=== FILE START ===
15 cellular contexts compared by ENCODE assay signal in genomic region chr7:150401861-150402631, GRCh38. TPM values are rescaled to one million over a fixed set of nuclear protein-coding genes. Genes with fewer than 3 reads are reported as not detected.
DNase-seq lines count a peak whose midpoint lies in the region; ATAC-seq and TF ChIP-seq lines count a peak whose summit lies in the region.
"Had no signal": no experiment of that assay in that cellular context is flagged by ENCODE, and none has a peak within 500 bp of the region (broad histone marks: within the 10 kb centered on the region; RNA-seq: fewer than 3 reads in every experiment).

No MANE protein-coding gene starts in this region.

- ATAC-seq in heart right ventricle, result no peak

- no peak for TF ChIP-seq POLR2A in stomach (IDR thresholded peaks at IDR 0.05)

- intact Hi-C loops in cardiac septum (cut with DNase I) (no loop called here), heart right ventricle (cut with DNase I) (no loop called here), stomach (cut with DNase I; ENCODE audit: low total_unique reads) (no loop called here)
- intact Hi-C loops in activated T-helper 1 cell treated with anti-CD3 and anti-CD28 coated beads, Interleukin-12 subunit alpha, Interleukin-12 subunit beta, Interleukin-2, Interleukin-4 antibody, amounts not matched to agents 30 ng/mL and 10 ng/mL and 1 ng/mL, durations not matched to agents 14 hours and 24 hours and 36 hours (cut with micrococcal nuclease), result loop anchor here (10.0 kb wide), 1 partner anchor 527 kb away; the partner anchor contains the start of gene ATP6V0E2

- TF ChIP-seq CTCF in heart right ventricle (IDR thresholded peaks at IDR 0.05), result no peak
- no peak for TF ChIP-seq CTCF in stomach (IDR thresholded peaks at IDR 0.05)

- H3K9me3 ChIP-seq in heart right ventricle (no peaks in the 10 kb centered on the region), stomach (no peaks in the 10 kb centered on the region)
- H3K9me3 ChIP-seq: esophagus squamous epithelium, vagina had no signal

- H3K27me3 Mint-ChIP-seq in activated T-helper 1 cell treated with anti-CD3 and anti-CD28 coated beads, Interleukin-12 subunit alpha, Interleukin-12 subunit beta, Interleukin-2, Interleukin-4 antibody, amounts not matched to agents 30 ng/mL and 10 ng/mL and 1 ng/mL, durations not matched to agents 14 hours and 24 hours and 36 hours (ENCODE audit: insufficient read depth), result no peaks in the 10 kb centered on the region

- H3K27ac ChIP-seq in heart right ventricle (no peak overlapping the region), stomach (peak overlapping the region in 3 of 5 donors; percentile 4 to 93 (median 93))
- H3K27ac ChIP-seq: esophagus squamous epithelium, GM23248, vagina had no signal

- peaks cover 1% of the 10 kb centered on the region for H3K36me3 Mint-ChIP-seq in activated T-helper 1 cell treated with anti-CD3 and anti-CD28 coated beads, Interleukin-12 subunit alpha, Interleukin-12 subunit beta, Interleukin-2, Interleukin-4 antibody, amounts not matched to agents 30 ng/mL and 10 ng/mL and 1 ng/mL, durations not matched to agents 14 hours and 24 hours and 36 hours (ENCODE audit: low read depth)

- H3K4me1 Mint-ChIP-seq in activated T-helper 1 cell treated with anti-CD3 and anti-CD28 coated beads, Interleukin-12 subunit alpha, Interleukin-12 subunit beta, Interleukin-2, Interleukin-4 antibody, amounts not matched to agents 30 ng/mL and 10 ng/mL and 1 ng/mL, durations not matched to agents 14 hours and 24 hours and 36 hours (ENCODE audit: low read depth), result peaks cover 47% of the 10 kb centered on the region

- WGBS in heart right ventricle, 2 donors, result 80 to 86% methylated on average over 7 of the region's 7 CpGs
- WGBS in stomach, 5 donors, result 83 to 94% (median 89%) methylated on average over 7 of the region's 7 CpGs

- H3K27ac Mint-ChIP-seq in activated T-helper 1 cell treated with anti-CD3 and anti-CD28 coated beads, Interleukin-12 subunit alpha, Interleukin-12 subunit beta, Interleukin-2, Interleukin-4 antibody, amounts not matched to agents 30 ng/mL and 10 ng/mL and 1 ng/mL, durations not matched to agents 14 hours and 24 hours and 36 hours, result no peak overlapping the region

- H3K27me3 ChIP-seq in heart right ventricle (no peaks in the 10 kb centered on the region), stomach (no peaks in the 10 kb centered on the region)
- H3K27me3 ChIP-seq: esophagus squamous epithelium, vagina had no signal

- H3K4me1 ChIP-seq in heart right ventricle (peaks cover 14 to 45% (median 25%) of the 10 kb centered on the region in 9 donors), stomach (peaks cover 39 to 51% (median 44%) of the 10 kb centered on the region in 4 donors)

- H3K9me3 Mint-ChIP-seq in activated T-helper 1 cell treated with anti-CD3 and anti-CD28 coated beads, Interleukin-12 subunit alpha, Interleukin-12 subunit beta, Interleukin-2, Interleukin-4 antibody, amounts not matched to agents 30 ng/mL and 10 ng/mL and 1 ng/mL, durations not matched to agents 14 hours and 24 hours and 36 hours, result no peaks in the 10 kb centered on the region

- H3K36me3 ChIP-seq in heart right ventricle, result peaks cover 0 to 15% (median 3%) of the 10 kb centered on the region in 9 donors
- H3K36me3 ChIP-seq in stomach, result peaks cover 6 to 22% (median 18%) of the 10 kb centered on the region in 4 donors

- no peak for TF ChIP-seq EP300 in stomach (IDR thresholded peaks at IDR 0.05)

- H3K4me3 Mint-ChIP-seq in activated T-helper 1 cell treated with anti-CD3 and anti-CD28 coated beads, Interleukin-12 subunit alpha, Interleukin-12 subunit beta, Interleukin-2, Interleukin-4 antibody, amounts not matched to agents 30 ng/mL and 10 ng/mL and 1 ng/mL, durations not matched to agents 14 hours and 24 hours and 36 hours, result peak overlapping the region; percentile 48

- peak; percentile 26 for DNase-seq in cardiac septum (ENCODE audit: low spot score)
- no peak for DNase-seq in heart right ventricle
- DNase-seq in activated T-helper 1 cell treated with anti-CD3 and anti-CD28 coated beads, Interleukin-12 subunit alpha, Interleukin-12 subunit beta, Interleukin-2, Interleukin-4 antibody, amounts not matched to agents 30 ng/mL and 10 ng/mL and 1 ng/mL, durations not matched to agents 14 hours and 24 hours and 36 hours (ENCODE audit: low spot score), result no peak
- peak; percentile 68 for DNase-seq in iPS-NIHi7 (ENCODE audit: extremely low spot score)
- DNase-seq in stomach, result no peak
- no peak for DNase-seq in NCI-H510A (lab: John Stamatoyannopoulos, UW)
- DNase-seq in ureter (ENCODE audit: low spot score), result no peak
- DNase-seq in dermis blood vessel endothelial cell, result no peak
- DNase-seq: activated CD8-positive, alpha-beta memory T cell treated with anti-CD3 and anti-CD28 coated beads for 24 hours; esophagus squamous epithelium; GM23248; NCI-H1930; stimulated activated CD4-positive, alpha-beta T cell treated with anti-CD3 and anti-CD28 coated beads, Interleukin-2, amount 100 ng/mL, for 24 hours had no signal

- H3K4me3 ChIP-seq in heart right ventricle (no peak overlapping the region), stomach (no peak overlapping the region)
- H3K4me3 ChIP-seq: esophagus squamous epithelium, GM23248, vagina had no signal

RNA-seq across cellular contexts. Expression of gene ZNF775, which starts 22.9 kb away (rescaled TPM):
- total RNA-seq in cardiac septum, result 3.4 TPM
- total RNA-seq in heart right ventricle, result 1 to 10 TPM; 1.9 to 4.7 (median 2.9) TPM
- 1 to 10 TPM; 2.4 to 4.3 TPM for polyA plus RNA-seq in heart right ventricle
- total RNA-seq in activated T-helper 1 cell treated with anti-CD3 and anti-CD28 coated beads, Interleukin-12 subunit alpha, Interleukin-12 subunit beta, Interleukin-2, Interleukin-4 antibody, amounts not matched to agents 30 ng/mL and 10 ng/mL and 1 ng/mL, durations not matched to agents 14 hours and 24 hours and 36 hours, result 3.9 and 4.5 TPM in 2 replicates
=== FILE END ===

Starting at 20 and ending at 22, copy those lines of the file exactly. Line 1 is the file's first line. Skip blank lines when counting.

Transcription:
- H3K27ac Mint-ChIP-seq in activated T-helper 1 cell treated with anti-CD3 and anti-CD28 coated beads, Interleukin-12 subunit alpha, Interleukin-12 subunit beta, Interleukin-2, Interleukin-4 antibody, amounts not matched to agents 30 ng/mL and 10 ng/mL and 1 ng/mL, durations not matched to agents 14 hours and 24 hours and 36 hours, result no peak overlapping the region

- H3K27me3 ChIP-seq in heart right ventricle (no peaks in the 10 kb centered on the region), stomach (no peaks in the 10 kb centered on the region)
- H3K27me3 ChIP-seq: esophagus squamous epithelium, vagina had no signal